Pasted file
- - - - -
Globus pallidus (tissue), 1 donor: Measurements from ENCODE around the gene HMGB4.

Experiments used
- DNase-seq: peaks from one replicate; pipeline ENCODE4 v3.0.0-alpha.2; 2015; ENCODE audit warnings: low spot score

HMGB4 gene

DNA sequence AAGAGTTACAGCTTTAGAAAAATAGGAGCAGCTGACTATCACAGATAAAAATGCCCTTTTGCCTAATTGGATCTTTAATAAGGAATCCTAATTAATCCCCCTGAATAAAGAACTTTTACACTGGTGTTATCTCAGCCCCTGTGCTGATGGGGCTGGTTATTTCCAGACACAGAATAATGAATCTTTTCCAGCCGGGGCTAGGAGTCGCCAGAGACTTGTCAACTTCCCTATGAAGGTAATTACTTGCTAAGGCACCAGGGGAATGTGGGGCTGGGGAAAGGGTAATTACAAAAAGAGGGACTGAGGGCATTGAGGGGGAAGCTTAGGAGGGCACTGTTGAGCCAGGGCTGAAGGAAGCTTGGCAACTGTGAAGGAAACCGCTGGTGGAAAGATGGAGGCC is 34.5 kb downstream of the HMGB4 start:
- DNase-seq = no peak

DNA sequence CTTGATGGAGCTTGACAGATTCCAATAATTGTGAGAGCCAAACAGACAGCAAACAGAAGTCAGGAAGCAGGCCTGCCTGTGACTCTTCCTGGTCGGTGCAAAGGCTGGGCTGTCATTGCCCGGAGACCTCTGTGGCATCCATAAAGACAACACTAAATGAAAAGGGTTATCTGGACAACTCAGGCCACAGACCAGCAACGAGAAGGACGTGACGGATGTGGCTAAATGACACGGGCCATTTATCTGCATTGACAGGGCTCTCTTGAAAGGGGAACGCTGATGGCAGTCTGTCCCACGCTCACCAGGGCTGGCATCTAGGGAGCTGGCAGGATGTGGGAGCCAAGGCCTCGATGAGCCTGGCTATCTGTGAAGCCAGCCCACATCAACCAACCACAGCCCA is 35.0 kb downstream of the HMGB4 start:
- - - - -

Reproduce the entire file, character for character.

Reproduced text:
Globus pallidus (tissue), 1 donor: Measurements from ENCODE around the gene HMGB4.

Experiments used
- DNase-seq: peaks from one replicate; pipeline ENCODE4 v3.0.0-alpha.2; 2015; ENCODE audit warnings: low spot score

HMGB4 gene

DNA sequence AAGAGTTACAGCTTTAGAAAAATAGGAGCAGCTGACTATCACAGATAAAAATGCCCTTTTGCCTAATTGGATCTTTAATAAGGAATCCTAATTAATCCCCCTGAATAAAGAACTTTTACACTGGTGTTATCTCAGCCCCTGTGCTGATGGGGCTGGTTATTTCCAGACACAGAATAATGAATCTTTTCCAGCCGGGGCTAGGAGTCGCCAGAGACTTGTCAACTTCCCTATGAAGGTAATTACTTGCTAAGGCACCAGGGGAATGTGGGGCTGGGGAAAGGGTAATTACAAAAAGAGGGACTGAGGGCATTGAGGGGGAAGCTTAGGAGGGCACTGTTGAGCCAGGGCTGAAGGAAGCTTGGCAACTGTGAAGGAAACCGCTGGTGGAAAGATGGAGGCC is 34.5 kb downstream of the HMGB4 start:
- DNase-seq = no peak

DNA sequence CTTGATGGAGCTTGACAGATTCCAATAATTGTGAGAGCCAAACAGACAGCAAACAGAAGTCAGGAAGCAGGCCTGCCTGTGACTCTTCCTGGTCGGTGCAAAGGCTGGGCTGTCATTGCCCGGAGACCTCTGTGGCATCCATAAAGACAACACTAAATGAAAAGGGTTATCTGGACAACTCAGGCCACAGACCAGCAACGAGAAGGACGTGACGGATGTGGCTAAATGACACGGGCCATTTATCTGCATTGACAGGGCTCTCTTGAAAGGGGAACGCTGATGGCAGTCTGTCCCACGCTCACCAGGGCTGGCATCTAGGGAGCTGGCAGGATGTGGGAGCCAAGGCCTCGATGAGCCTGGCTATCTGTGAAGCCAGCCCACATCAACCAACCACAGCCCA is 35.0 kb downstream of the HMGB4 start: